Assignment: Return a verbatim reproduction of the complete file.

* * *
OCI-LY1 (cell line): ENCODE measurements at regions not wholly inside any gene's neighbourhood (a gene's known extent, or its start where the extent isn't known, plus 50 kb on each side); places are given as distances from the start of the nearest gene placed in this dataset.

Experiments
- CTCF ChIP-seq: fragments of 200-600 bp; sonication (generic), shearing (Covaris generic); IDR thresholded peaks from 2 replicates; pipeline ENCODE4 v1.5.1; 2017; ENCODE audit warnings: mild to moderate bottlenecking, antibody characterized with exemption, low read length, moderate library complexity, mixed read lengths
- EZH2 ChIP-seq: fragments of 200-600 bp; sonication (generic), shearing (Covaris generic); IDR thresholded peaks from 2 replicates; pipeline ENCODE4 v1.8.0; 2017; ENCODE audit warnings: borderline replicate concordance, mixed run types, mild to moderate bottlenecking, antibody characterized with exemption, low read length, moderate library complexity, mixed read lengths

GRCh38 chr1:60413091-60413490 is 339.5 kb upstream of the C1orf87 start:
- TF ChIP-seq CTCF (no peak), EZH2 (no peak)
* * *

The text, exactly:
OCI-LY1 (cell line): ENCODE measurements at regions not wholly inside any gene's neighbourhood (a gene's known extent, or its start where the extent isn't known, plus 50 kb on each side); places are given as distances from the start of the nearest gene placed in this dataset.

Experiments
- CTCF ChIP-seq: fragments of 200-600 bp; sonication (generic), shearing (Covaris generic); IDR thresholded peaks from 2 replicates; pipeline ENCODE4 v1.5.1; 2017; ENCODE audit warnings: mild to moderate bottlenecking, antibody characterized with exemption, low read length, moderate library complexity, mixed read lengths
- EZH2 ChIP-seq: fragments of 200-600 bp; sonication (generic), shearing (Covaris generic); IDR thresholded peaks from 2 replicates; pipeline ENCODE4 v1.8.0; 2017; ENCODE audit warnings: borderline replicate concordance, mixed run types, mild to moderate bottlenecking, antibody characterized with exemption, low read length, moderate library complexity, mixed read lengths

GRCh38 chr1:60413091-60413490 is 339.5 kb upstream of the C1orf87 start:
- TF ChIP-seq CTCF (no peak), EZH2 (no peak)